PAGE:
Being a patron member of notorious venues such as The Windmill and having experienced the evolution of the current London music scene, what are some of your likes and dislikes about this particular era of music?


The people at The Windmill (Tim) and The George Tavern (Fran), have really good bullshit detectors and that’s why I love those venues. Having that screening, makes you more comfortable to be in that environment, you know whatever band is going to be on is going to be good. It’s been a home for me over the past four years, so it’s been great to watch bands evolve over time. The community is in a really good place right now, even on odd days such as a Tuesday you can guarantee to go to The Windmill and see a band that has the potential to become the next Black Midi, those are my favourite types of gigs.



When you have events such as Sunday Roast at The Windmill, what’s your process of selecting your support artists?


PIC - If they make good music and if they’re nice people.





Did they scout you for Independent Venue Week or was tonight’s gig already in the pipeline?


PIC - It’s also my birthday and because we did a gig last year on my birthday, I have decided to keep it as a tradition.



Even for your 100th birthday?


PIC - Yes.



Do you ever go to raves to find pieces to sample?


PIC - Raves are just a fun way for me to wind down. I started going to raves in 2015, but this year has been the first time I started to go on my own. The first solo rave I went to, was Gerd Janson, a German DJ who runs the label “Running Back”, I was really nervous and sort of awkwardly stood at the bar. As soon as I got into the dance space, I maneuver my way to the front and made some friends, it turned out to be one of the best evenings I’ve had. No one cares at raves, everyone is there for the music. It’s also nice meeting a variety of people, I was picked up by this American couple who saw me dancing alone and we ended up spending what was their last night of their holiday together. Either way whether you go to a rave on your own and you make friends, or you don’t, you come for the music and always leave having had a good time.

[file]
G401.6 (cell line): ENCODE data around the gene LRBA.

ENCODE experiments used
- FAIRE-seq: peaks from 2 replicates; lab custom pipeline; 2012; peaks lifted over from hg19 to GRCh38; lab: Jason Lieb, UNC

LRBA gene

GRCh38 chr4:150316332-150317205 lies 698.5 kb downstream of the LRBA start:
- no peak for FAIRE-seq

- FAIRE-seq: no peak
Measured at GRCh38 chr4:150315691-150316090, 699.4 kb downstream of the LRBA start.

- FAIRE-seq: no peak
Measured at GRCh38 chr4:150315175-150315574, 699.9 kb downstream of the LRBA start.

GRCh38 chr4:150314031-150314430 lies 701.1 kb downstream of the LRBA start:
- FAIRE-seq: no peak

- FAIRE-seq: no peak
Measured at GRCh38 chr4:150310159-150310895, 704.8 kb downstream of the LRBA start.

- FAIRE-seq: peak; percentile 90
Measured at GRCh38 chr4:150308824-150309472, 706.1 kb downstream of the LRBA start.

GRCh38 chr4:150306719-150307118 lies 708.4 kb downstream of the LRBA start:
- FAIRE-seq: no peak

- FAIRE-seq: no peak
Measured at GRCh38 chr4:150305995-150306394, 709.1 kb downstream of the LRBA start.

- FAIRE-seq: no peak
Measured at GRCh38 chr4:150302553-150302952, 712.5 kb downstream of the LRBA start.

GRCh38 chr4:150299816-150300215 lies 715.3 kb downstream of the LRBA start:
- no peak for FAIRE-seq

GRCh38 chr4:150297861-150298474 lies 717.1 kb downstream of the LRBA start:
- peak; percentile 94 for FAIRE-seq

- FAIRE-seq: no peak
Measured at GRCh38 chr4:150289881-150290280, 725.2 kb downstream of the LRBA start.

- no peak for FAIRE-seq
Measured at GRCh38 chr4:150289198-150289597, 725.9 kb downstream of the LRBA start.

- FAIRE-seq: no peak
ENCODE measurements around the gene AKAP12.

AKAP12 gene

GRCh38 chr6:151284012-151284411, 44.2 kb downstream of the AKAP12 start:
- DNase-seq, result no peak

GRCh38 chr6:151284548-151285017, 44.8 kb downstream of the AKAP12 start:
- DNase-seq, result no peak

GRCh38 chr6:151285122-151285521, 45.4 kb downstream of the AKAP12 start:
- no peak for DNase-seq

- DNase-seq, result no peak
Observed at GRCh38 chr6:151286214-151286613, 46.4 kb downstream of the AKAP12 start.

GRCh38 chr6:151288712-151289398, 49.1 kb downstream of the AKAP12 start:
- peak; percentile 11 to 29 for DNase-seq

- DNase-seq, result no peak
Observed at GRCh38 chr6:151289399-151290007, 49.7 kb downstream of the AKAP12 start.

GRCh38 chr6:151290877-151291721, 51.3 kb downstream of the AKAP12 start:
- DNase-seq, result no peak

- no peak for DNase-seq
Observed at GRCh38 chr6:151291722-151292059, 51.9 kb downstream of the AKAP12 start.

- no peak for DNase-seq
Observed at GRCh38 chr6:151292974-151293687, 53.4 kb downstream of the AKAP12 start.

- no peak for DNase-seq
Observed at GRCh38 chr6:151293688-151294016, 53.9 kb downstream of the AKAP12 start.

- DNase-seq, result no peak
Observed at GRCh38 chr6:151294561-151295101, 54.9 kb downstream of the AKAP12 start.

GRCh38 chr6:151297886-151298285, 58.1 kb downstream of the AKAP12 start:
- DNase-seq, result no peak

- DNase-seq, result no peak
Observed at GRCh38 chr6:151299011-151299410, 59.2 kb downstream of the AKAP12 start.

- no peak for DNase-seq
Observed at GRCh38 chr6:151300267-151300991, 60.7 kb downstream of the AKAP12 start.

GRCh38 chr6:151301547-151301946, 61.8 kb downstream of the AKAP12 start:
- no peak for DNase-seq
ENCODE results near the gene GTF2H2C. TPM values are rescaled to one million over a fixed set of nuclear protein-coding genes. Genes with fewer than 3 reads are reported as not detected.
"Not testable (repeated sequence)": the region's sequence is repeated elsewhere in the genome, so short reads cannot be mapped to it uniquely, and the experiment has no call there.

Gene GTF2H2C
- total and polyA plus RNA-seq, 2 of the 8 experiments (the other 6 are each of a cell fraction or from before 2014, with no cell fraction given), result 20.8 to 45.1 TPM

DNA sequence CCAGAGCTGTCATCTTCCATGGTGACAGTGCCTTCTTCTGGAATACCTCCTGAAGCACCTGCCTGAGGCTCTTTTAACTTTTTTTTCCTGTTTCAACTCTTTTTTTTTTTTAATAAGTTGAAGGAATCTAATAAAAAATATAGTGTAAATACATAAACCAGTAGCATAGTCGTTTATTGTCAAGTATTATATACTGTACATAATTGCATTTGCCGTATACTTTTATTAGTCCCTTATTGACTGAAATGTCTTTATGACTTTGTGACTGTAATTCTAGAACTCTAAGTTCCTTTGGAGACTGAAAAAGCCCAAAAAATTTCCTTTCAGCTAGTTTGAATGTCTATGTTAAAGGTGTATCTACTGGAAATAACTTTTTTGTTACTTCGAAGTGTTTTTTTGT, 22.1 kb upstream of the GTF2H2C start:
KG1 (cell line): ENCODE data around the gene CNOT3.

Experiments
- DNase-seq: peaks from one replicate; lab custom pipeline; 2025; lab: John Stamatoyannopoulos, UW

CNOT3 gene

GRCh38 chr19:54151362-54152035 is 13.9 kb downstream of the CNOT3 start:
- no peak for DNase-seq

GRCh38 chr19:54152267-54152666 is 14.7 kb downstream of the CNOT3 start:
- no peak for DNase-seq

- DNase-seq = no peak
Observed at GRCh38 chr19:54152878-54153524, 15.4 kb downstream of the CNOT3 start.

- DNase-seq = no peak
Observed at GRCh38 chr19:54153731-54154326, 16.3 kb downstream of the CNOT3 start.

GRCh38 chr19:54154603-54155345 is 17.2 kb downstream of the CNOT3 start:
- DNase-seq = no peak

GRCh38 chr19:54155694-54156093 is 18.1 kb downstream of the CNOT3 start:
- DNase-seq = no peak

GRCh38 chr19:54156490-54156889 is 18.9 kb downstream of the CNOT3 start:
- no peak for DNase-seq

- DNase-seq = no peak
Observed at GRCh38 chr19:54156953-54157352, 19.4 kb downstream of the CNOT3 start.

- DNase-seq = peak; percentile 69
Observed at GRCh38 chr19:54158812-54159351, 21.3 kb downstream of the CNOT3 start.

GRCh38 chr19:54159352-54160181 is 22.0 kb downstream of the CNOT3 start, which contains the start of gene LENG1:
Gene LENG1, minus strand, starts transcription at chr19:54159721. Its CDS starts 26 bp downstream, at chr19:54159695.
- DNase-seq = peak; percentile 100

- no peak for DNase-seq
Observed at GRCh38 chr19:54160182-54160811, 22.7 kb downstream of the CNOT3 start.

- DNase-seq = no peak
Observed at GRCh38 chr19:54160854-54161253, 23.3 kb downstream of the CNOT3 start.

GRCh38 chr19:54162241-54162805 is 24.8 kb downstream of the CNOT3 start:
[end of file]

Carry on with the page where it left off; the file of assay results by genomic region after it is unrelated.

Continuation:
Are you usually the last to go home?


PIC - No. I always get a taxi half an hour early, because it’s always bedlam.





You bring such an ecstatic energy to your performances, how do you fuel yourself on days where this energy isn’t as present in your off stage life?


PIC - I always think, the audience don’t know that I’m feeling like shit, so it would be unfair for me to put my bad mood on them. Like I said, they’ve paid for a ticket and essentially given me their money, which is always in the back of my mind. Even if I’m in one of my worst moods and I wake up and don’t feel like performing, I always hold onto the fact that once I get up there I will enjoy it. The audience helps a lot, I thrive off of playing to crowds of people who are absolutely going for it.



 

listen to Pink Eye Club's latest single 'Same Job For Years'